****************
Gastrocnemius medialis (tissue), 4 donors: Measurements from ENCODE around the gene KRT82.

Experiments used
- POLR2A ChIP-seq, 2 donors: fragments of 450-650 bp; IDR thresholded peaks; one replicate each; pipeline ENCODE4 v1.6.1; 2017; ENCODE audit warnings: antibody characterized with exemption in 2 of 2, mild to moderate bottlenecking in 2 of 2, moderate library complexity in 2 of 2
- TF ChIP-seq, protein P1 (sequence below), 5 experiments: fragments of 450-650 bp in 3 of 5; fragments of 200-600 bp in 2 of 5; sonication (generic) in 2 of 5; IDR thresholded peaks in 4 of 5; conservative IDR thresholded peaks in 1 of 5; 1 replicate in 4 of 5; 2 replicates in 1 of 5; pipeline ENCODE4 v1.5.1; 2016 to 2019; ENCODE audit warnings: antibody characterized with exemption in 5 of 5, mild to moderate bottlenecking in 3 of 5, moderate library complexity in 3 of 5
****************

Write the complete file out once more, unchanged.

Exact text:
Gastrocnemius medialis (tissue), 4 donors: Measurements from ENCODE around the gene KRT82.

Experiments used
- POLR2A ChIP-seq, 2 donors: fragments of 450-650 bp; IDR thresholded peaks; one replicate each; pipeline ENCODE4 v1.6.1; 2017; ENCODE audit warnings: antibody characterized with exemption in 2 of 2, mild to moderate bottlenecking in 2 of 2, moderate library complexity in 2 of 2
- TF ChIP-seq, protein P1 (sequence below), 5 experiments: fragments of 450-650 bp in 3 of 5; fragments of 200-600 bp in 2 of 5; sonication (generic) in 2 of 5; IDR thresholded peaks in 4 of 5; conservative IDR thresholded peaks in 1 of 5; 1 replicate in 4 of 5; 2 replicates in 1 of 5; pipeline ENCODE4 v1.5.1; 2016 to 2019; ENCODE audit warnings: antibody characterized with exemption in 5 of 5, mild to moderate bottlenecking in 3 of 5, moderate library complexity in 3 of 5